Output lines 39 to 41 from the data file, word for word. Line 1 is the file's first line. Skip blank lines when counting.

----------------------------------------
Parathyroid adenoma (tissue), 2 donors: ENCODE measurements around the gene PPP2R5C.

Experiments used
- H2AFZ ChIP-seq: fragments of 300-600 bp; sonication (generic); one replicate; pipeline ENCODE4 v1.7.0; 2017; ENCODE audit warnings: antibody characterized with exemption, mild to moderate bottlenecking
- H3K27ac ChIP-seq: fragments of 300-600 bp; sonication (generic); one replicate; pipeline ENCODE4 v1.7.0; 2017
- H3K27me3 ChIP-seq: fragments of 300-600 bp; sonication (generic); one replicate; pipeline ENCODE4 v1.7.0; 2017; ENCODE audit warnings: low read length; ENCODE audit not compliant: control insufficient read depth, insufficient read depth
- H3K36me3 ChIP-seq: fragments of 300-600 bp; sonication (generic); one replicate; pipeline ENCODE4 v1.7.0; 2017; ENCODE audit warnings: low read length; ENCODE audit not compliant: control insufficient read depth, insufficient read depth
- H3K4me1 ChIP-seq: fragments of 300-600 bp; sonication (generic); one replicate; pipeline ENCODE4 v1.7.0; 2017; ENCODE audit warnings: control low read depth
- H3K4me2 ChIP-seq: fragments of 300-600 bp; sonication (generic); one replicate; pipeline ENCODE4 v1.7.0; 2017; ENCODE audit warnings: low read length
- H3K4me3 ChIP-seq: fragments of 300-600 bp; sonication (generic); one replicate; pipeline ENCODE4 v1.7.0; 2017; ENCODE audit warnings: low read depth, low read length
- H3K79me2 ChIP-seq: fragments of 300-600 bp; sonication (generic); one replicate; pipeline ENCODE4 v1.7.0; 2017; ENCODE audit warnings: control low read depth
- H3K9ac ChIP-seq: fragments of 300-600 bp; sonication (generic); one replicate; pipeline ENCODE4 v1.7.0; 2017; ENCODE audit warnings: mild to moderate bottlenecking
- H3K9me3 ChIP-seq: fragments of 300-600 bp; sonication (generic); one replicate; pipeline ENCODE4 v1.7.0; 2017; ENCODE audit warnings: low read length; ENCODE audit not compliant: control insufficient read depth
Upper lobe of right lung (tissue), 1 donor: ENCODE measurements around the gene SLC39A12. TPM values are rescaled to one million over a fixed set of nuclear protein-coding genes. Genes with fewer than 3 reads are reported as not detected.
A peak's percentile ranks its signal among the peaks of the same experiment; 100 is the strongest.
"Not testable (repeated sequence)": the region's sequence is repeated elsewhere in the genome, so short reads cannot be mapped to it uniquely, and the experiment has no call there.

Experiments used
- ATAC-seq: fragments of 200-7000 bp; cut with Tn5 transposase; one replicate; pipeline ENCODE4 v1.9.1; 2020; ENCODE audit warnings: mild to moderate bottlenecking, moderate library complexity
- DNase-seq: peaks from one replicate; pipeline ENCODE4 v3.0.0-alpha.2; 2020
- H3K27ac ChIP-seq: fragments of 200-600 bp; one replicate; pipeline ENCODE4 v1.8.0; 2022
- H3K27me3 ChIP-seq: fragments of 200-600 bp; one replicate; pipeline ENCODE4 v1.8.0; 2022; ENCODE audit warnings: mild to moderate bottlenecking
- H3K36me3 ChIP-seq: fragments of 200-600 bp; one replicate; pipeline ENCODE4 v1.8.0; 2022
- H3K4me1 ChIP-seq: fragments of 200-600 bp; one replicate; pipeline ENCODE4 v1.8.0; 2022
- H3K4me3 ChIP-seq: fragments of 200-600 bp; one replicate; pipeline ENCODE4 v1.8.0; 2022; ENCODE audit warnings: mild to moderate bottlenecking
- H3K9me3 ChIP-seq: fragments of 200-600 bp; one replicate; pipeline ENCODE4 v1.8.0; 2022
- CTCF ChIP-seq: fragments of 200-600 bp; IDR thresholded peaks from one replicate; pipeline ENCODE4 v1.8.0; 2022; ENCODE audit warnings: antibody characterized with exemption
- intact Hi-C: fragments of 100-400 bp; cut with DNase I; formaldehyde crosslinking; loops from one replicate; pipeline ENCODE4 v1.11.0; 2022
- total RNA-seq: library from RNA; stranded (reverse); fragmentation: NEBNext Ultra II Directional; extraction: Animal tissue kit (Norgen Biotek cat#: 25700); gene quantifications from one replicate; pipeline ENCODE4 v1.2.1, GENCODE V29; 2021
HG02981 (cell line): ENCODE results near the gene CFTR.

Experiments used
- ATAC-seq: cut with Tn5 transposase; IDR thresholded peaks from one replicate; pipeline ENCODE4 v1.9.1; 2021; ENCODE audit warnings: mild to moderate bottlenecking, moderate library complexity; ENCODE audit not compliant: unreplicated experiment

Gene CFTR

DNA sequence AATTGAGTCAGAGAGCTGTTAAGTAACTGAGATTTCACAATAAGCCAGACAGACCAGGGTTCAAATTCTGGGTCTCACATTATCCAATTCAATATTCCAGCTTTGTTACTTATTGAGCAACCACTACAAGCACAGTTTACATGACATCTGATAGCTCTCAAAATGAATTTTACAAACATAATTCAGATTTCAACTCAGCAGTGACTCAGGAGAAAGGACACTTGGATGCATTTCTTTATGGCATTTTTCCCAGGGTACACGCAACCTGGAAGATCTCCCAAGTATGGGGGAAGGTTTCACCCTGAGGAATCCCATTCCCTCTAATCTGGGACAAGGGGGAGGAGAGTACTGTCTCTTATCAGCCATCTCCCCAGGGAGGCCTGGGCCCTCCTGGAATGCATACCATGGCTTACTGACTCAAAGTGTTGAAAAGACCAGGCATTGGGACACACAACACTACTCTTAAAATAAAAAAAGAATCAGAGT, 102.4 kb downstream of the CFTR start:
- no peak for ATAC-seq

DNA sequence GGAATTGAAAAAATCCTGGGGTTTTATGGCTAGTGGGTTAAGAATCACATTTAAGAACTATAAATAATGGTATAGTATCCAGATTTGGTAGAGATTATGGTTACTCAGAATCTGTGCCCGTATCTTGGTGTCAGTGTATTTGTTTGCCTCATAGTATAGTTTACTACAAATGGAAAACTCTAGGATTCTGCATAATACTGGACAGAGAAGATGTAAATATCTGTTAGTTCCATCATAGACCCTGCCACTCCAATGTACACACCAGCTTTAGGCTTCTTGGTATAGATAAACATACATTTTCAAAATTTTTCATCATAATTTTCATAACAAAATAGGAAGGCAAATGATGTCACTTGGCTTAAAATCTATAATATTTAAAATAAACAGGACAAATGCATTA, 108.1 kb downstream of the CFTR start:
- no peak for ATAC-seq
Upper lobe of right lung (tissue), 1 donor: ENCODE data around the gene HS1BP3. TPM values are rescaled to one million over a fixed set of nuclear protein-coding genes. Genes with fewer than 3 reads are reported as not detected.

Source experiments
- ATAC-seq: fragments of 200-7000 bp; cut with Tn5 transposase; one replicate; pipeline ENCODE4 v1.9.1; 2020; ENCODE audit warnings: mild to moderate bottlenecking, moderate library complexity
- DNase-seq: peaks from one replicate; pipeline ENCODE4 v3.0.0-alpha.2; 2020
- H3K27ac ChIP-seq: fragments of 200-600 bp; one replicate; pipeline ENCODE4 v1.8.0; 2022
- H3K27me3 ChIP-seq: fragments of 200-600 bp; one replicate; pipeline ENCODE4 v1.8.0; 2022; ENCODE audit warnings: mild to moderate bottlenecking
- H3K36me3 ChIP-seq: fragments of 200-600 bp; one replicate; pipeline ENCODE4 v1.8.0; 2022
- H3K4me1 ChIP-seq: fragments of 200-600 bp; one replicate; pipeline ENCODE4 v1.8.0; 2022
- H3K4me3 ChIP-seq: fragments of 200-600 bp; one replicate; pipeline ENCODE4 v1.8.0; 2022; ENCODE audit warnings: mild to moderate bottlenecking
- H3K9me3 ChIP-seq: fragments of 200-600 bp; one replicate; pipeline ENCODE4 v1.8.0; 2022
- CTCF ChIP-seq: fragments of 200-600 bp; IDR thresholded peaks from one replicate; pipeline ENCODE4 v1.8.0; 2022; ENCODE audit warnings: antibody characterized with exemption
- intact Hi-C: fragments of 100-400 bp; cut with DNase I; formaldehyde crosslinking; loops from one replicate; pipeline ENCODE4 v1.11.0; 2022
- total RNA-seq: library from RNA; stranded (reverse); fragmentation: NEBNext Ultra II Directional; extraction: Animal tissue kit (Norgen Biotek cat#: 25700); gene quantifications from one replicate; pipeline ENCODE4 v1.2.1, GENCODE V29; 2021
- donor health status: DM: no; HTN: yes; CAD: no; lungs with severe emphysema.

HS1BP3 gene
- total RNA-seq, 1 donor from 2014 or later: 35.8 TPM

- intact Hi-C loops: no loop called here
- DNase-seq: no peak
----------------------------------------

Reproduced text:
- DNase-seq: peaks from one replicate; pipeline ENCODE4 v3.0.0-alpha.2; 2020
- H3K27ac ChIP-seq: fragments of 200-600 bp; one replicate; pipeline ENCODE4 v1.8.0; 2022
- H3K27me3 ChIP-seq: fragments of 200-600 bp; one replicate; pipeline ENCODE4 v1.8.0; 2022; ENCODE audit warnings: mild to moderate bottlenecking